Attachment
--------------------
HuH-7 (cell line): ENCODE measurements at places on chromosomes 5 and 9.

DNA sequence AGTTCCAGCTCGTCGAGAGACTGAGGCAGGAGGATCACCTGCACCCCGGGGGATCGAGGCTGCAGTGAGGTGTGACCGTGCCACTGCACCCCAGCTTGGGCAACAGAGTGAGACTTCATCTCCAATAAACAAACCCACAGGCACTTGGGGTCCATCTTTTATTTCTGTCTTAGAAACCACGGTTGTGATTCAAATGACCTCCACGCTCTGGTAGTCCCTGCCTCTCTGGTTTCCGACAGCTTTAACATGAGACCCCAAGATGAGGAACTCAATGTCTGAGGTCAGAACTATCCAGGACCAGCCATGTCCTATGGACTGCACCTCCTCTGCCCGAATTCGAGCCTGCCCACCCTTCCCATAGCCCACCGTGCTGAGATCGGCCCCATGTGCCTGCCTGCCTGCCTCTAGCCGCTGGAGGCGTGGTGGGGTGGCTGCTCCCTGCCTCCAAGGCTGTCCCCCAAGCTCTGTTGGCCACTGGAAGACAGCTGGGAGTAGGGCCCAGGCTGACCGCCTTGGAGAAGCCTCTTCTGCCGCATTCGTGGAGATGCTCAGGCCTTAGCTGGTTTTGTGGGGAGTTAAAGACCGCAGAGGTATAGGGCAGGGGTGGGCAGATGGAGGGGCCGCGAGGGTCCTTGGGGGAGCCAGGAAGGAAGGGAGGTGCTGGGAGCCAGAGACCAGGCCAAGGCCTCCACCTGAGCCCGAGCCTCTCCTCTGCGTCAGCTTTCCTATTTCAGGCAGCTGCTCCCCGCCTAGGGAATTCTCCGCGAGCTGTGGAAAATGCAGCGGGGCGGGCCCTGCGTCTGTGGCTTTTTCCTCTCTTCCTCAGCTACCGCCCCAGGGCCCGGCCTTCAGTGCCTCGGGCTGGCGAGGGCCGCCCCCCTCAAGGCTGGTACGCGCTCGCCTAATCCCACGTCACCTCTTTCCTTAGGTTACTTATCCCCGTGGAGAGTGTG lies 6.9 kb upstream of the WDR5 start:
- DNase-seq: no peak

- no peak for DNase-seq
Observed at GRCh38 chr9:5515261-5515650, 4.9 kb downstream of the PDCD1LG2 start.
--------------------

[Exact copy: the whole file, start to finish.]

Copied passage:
HuH-7 (cell line): ENCODE measurements at places on chromosomes 5 and 9.

DNA sequence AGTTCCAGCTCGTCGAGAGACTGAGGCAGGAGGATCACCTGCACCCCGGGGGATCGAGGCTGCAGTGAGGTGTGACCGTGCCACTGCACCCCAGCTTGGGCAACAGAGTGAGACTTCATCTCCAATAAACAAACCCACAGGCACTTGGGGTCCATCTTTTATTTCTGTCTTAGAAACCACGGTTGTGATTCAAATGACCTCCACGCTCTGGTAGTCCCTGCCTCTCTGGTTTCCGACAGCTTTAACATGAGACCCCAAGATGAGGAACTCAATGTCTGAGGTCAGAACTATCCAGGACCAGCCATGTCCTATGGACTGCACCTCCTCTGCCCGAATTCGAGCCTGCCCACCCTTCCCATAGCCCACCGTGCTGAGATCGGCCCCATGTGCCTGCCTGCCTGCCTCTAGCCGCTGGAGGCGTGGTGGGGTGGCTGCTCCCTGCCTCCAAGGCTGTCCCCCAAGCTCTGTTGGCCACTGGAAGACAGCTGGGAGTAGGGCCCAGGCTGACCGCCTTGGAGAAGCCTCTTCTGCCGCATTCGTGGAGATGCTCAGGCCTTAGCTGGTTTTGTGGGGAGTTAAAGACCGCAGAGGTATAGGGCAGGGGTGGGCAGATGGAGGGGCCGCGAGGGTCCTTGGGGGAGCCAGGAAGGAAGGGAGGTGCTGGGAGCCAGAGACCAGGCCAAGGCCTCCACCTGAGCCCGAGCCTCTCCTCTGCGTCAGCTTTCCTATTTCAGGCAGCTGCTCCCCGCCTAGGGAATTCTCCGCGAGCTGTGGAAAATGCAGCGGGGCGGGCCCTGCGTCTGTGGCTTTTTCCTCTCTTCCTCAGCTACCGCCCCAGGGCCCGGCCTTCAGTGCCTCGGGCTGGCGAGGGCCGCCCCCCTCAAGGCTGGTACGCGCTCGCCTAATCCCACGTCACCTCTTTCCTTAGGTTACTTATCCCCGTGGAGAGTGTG lies 6.9 kb upstream of the WDR5 start:
- DNase-seq: no peak

- no peak for DNase-seq
Observed at GRCh38 chr9:5515261-5515650, 4.9 kb downstream of the PDCD1LG2 start.